What the Church Can Learn from the Young
“What the church can learn from the young” from the Jan 19 issue of The Tablet, a London-based international Catholic weekly
Nothing troubles Catholic parents more than the wholesale flight of young people from the weekly practice of the faith. Yet these also are their years of adventure and idealism, when authenticity is at a premium and the world is a mess.
Pope Francis has decided that the young are to be his next big project: to understand where the generation dubbed the “millennials” are coming from and to harness their hopes and ideals for the common good so that they will join him in undoing that mess.
He has commissioned a consultation prior to the next Synod of Bishops in Rome, with an emphasis on listening and discerning rather than teaching and pontificating. This is the approach he took prior to the two synods on family life: “consulting the faithful in matters of doctrine” in Cardinal John Henry Newman’s famous phrase. There hasn’t been enough of that in recent years.
It is likely that synod members will find themselves with a different dilemma from the one they faced last time – how to hold on to basic principles while recognising that individual family circumstances do not always comply with the Catholic rule book. Young Catholics are more likely to ask: Why have a rulebook at all? Or: Why should the Catholic Church, with its uneven record as a defender of human rights over the centuries, be trusted as the source of such rules?
So the consultation is bound to lead to some soul-searching, including over the very definition of who is a “practicing Catholic.” Is weekly Massgoing the only test, or is it defined by how we treat our neighbours? What is it to “live well?”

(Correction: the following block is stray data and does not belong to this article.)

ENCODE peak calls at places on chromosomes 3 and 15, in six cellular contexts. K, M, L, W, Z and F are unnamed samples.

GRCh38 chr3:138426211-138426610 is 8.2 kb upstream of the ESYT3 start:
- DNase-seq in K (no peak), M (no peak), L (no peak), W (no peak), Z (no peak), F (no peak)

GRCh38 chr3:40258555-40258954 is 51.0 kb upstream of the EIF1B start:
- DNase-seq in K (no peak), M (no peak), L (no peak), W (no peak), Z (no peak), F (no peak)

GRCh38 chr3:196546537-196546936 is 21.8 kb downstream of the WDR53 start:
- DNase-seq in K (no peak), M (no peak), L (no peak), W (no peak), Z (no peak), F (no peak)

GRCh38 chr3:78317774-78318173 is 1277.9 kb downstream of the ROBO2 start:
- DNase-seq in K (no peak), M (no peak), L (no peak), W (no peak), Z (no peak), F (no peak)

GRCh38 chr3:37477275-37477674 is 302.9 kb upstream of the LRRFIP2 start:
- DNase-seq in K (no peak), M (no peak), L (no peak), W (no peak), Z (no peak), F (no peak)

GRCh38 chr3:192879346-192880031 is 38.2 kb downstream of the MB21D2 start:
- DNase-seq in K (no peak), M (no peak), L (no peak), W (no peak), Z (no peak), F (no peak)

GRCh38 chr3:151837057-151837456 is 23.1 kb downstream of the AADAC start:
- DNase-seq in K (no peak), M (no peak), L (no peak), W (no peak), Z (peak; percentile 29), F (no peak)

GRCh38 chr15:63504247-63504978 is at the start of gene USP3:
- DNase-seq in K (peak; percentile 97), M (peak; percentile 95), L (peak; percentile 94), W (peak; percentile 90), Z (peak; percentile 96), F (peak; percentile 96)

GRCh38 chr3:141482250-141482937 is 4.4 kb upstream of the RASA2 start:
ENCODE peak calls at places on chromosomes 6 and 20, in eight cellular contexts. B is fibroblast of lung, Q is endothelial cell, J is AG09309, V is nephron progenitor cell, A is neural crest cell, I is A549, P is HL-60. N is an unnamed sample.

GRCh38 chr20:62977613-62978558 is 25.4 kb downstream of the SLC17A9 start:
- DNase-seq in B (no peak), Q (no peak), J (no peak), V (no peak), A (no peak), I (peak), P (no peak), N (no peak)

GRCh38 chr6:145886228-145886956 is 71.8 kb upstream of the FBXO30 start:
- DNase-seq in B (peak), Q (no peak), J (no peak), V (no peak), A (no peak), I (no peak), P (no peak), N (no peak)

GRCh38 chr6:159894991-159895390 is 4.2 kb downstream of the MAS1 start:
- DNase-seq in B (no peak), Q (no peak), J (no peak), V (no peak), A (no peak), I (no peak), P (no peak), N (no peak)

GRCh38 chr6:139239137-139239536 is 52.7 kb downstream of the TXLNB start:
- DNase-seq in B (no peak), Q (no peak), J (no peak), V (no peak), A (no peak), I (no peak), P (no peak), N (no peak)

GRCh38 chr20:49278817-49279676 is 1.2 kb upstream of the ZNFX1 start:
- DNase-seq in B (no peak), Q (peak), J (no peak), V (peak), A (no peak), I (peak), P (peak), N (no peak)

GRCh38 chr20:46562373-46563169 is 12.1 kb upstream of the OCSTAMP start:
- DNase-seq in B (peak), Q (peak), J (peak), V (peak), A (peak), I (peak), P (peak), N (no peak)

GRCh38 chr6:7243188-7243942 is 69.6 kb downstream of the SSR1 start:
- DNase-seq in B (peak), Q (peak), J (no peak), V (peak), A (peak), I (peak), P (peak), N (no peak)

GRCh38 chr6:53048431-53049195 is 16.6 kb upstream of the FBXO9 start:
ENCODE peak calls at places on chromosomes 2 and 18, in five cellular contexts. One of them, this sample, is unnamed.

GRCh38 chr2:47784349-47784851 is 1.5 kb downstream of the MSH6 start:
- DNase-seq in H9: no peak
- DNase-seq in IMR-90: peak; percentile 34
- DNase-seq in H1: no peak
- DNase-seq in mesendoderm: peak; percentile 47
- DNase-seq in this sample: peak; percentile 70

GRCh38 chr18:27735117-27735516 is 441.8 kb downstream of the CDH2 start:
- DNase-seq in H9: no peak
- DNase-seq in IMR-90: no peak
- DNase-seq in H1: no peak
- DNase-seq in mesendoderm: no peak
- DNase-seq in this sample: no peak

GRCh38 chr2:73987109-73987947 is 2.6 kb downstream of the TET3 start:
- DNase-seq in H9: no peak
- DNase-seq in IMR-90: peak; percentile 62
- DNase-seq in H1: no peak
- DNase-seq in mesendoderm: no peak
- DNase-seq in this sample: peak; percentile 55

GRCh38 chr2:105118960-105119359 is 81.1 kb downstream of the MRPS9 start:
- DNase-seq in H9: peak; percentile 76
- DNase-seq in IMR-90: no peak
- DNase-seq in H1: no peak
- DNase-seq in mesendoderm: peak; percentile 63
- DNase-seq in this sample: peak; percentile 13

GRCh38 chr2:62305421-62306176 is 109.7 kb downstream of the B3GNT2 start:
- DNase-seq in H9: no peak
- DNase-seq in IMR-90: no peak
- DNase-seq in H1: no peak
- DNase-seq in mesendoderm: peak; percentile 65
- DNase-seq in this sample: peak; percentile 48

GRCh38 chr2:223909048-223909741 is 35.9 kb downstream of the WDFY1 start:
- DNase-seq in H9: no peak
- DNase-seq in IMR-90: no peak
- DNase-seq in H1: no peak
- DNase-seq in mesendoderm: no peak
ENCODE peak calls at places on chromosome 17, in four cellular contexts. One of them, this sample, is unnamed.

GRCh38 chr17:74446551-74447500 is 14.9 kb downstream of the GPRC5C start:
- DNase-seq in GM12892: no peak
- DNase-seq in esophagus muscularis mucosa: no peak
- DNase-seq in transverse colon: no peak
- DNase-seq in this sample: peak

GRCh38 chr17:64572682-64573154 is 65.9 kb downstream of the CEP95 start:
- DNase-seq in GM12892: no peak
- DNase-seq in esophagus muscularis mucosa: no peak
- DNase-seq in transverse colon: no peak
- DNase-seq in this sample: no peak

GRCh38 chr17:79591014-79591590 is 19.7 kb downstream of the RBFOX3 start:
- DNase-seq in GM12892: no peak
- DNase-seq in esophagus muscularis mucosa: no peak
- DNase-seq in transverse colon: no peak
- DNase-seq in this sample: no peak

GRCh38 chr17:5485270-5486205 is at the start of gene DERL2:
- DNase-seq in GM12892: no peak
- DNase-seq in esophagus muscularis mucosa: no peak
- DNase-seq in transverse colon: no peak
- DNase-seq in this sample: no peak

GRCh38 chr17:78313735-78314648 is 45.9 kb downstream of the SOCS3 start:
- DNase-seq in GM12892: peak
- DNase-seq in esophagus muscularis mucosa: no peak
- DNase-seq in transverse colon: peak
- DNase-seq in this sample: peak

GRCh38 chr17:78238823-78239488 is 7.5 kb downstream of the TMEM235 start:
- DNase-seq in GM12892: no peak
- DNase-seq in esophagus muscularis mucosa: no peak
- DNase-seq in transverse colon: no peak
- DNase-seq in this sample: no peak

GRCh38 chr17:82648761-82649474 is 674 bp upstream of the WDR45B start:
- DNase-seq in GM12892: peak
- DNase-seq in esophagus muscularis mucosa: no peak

As Pope Francis recognises, many young people ask big questions about life. They will not be attracted to a church that gives them the impression that big questions no longer matter, or tells them that there are some important questions they are not even allowed to ask. Why cannot women be ordained as priests, for example? Why are homosexual persons treated as somehow not “normal?” And why are sexual relationships outside marriage always sinful?
Pope Francis is the ideal person to answer such questions with simplicity and sincerity, but to be convincing he needs more than the outstanding compassion he always displays. He must be seen to have clean hands. The Catholic Church’s good name is still damaged by child sex abuse scandals, not just the priests directly involved but those who shielded them. The child protection measures announced at the start of Pope Francis’ papacy seem to be becoming half-hearted. Young people notice these things, not least because they advertise the gulf between saying the right thing and doing the right thing.
Pope Francis seems to be aware of this. He has recently strengthened the Congregation for the Doctrine of the Faith, the body which polices priestly discipline, by moving on to it Cardinal Sean P. O’Malley of Boston, who already heads the body responsible for child protection policy. The pope’s letter to bishops commemorating the Holy Innocents underlined the church’s zero-tolerance policy for child abuse. But the culture of clericalism that lies beneath the abuse has barely changed. It is this above all that Catholic millennials are likely to challenge. And they will be doing the church – and the pope – a great service. – The Tablet